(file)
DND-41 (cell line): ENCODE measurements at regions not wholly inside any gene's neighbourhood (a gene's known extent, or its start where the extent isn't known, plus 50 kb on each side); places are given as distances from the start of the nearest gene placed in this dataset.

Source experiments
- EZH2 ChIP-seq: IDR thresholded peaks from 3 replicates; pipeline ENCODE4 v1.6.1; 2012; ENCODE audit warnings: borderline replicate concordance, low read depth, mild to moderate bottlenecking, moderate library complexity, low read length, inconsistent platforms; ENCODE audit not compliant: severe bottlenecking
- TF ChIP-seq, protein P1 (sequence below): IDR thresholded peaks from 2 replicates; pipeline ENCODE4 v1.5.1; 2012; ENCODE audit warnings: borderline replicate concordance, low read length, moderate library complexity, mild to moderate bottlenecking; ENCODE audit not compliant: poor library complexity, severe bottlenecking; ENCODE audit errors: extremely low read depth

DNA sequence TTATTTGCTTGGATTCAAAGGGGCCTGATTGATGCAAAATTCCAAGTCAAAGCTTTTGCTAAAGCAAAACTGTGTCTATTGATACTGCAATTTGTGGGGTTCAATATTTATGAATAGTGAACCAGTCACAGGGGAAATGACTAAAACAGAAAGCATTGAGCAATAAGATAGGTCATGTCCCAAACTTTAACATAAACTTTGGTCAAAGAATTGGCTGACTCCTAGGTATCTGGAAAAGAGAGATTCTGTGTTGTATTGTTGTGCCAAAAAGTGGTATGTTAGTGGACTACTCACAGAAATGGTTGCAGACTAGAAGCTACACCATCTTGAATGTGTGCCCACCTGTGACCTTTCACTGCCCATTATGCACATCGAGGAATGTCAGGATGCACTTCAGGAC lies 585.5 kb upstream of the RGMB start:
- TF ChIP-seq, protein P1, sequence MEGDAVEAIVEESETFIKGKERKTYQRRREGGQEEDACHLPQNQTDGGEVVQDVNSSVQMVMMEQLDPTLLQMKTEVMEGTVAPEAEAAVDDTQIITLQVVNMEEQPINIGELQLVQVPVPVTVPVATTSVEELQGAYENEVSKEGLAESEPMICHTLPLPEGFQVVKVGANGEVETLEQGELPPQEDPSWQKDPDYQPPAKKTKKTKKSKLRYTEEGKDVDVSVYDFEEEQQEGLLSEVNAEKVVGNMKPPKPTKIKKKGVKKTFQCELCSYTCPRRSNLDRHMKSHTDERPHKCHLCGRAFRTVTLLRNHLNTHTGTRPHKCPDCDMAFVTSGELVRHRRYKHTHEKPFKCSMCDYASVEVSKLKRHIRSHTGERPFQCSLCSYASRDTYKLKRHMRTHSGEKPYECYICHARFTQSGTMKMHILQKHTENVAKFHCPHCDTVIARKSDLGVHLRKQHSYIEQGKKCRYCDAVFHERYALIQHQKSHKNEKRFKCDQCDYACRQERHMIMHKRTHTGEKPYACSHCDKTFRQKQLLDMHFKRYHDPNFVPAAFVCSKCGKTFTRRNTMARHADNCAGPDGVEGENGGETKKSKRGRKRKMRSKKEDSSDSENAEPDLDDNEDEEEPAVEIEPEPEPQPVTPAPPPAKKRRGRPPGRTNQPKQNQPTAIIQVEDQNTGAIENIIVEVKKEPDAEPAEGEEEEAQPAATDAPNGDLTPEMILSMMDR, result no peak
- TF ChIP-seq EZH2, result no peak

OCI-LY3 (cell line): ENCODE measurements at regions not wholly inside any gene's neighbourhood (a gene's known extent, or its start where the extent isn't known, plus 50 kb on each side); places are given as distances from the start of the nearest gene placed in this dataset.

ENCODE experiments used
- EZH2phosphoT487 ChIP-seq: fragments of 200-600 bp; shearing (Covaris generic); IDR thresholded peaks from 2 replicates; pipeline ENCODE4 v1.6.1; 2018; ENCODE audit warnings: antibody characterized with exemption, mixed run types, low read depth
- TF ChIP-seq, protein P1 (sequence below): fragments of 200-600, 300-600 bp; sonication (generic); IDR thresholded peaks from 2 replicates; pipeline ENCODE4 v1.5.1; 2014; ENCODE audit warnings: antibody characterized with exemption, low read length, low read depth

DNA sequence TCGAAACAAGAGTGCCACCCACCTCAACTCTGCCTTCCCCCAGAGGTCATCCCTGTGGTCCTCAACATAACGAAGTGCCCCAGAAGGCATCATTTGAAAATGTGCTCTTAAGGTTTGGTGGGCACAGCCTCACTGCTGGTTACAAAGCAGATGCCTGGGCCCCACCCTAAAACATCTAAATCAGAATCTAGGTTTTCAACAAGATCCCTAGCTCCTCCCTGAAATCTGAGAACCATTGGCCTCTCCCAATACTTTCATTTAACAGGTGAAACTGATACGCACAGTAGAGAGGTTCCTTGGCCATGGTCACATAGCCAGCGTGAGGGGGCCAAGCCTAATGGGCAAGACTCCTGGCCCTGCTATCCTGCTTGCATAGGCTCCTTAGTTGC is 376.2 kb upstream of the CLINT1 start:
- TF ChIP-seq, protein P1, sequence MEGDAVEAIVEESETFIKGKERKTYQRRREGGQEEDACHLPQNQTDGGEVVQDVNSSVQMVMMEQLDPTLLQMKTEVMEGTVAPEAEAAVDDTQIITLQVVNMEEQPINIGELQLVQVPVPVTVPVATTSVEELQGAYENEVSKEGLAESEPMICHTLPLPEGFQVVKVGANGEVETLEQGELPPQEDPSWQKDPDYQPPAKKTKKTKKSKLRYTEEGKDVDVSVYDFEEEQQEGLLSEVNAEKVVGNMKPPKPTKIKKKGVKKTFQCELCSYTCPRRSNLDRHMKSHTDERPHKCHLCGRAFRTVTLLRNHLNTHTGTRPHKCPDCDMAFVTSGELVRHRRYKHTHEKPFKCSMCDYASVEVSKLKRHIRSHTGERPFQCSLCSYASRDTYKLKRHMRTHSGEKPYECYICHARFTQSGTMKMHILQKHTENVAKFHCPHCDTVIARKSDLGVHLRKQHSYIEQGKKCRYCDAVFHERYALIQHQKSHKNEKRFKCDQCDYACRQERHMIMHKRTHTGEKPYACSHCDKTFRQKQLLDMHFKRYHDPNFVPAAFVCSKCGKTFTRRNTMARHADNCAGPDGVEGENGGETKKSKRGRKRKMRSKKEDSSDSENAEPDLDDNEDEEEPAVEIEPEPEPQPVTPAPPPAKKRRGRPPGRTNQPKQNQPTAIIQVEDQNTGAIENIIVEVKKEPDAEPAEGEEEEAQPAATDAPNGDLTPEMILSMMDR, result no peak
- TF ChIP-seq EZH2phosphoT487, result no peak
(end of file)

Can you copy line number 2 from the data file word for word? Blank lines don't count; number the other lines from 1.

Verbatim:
Source experiments